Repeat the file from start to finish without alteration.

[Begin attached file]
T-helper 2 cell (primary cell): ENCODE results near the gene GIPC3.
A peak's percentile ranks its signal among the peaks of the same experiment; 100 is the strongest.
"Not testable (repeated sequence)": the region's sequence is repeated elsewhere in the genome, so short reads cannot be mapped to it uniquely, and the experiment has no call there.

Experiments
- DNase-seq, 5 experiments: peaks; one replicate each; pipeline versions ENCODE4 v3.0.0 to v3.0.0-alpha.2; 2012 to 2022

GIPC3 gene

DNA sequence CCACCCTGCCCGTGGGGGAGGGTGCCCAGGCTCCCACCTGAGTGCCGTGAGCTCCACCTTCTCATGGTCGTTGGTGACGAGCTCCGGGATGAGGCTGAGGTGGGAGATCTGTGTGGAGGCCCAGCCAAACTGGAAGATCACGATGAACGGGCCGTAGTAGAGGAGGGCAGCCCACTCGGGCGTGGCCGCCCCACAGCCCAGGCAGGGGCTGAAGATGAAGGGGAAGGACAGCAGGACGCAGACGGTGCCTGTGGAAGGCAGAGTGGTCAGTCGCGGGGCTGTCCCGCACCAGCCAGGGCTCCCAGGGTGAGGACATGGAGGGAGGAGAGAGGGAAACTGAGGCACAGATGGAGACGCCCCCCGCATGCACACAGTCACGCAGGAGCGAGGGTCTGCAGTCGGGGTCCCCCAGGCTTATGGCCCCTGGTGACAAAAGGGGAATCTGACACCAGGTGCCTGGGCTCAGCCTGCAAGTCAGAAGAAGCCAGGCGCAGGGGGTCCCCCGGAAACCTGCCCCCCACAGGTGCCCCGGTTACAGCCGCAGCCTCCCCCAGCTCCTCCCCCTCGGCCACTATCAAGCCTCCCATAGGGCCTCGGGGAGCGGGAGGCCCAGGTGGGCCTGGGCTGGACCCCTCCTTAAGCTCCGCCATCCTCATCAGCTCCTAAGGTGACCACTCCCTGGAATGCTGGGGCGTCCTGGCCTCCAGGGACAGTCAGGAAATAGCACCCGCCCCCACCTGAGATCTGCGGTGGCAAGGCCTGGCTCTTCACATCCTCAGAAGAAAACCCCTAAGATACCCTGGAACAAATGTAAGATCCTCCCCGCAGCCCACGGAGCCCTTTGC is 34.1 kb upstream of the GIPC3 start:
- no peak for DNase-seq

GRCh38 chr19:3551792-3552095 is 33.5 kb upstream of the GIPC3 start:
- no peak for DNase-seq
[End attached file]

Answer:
T-helper 2 cell (primary cell): ENCODE results near the gene GIPC3.
A peak's percentile ranks its signal among the peaks of the same experiment; 100 is the strongest.
"Not testable (repeated sequence)": the region's sequence is repeated elsewhere in the genome, so short reads cannot be mapped to it uniquely, and the experiment has no call there.

Experiments
- DNase-seq, 5 experiments: peaks; one replicate each; pipeline versions ENCODE4 v3.0.0 to v3.0.0-alpha.2; 2012 to 2022

GIPC3 gene

DNA sequence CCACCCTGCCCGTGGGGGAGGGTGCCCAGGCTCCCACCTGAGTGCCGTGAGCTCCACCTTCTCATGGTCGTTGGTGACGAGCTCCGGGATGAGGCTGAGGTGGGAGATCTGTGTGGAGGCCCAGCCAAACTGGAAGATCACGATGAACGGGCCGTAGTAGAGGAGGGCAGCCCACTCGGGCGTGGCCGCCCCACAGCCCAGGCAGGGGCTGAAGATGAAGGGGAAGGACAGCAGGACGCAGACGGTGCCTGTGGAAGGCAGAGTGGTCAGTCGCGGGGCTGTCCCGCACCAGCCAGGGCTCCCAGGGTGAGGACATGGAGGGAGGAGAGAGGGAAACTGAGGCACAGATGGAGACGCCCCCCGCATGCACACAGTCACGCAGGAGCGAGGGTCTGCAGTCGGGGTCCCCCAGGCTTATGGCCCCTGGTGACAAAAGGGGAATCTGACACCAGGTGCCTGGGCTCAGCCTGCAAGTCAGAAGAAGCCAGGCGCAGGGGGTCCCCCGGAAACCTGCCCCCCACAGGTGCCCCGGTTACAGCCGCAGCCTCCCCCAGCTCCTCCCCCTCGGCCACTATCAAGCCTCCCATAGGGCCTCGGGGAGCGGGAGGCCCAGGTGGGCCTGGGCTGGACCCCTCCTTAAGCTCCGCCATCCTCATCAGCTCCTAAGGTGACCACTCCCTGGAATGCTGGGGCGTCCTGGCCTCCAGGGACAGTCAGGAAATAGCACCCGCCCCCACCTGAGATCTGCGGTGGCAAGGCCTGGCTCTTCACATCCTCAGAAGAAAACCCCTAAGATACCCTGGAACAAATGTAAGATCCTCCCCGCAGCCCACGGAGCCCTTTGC is 34.1 kb upstream of the GIPC3 start:
- no peak for DNase-seq

GRCh38 chr19:3551792-3552095 is 33.5 kb upstream of the GIPC3 start:
- no peak for DNase-seq